3. It is hurting their business. Let the boycot continue, and spread. In fact, I would suggest boycot anybody that supports GoDaddy by hosting on their domain.

  4. This post has been deleted by its author

  5. PJ H

    U-turn? No.

    "Go Daddy is no longer supporting SOPA," is not a U turn.

    Go-Daddy actively opposing SOPA would be a U turn.

    1. Keep Refrigerated
      Thumb Up


      More like a 90° turn to sitting on the fence 'la-la I can't hear you'-land.

  6. Hollow

    Probably has more to do with....

    .... the new ownership. New owners of companies are notoriously more cautious than founders. Founders get where they are by blackmailing, stealing, lying, thieving, cheating and basically being as underhanded and down right dirty as they can possibly be, people taking over a company are always far more concerned about public opinion and share value, if public opinion begins to affect or look like it's going to affect share value, the new owners back things off, apologise and do damage control, this looks to be what's happened here I'd guess. That's also not to say they won't start supporting it again around March?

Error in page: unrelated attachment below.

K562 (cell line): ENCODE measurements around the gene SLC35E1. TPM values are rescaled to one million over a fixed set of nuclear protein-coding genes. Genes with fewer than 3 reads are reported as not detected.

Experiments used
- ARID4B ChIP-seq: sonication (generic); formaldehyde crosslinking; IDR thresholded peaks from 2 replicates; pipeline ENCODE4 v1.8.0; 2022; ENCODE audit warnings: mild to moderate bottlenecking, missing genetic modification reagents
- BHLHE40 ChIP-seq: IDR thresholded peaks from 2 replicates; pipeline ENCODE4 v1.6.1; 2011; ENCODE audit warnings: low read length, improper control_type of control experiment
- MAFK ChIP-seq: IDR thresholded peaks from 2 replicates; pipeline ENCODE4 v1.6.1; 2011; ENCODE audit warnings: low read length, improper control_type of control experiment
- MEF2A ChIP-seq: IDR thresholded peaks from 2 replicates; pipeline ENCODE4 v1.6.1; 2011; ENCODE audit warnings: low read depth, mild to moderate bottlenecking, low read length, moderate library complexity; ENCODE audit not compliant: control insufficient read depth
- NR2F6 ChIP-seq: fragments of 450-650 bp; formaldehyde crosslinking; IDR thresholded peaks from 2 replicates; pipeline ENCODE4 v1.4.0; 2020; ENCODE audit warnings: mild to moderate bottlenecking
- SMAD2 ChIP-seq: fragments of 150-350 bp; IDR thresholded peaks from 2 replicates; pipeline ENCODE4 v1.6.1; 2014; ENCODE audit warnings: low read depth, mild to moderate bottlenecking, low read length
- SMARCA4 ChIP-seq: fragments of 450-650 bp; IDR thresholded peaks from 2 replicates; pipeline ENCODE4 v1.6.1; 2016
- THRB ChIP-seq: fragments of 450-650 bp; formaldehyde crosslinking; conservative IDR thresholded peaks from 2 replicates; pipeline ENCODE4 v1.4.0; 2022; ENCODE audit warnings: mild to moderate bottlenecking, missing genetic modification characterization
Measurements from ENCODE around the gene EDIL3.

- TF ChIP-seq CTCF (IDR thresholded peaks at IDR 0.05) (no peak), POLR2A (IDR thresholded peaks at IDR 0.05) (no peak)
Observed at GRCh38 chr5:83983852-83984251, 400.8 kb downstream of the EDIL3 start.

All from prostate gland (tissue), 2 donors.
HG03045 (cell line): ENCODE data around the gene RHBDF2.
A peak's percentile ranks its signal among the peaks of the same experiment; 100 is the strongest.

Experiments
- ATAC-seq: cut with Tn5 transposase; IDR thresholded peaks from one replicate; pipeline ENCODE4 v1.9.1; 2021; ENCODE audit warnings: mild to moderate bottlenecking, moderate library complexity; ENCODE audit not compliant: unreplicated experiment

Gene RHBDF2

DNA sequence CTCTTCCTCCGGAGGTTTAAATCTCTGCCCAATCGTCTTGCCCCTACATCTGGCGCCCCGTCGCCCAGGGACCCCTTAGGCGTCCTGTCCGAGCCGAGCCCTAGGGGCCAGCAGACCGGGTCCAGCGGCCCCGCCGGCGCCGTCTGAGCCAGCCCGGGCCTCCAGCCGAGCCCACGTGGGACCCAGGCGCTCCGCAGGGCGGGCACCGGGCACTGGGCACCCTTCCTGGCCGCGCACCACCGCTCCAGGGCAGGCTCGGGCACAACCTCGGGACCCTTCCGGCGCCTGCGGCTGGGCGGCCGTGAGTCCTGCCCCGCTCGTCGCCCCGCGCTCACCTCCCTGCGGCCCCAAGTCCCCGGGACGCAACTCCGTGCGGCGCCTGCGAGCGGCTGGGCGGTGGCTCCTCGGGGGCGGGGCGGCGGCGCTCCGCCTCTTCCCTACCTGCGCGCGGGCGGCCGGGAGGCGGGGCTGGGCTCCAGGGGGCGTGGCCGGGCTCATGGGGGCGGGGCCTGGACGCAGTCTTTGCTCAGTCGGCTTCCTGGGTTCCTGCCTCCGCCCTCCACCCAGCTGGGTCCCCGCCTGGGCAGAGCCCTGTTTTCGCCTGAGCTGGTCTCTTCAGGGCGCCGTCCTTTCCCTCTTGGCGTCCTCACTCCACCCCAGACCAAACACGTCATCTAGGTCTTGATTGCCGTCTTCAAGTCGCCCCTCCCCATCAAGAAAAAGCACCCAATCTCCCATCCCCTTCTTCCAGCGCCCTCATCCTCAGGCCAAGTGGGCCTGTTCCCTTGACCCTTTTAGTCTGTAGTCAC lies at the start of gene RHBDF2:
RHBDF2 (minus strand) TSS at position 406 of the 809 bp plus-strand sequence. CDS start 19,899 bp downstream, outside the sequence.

1. Rampant Spaniel

      Does that mean the elephant murdering git has left?

  7. Yet Another Anonymous coward Silver badge

    Yorkshire's own WMD

    Now are there any other bad guys we can unleash the awsome power of the Boycott against?

  8. Anonymous Coward
    Anonymous Coward

    Who cares

    As long as pirates go to prison, that's all that counts.

    1. Roger Stenning

      I disagree. I'd rather see murderers, child molesters, rapists, thieves, muggers, robbers and burglars, and all other violent offenders banged up. White collar crimes should be dealt with by means of, in the first case, community orders of some form. Sticking them inside prison offers society little changes in protection, whereas sticking violent offenders behind bars MEASURABLY protects society.

      1. Rampant Spaniel

        You missed out politicians.

        I agree re community sentences and fines for that type of offense, depending on the severity.

      2. zen1

        @ Roger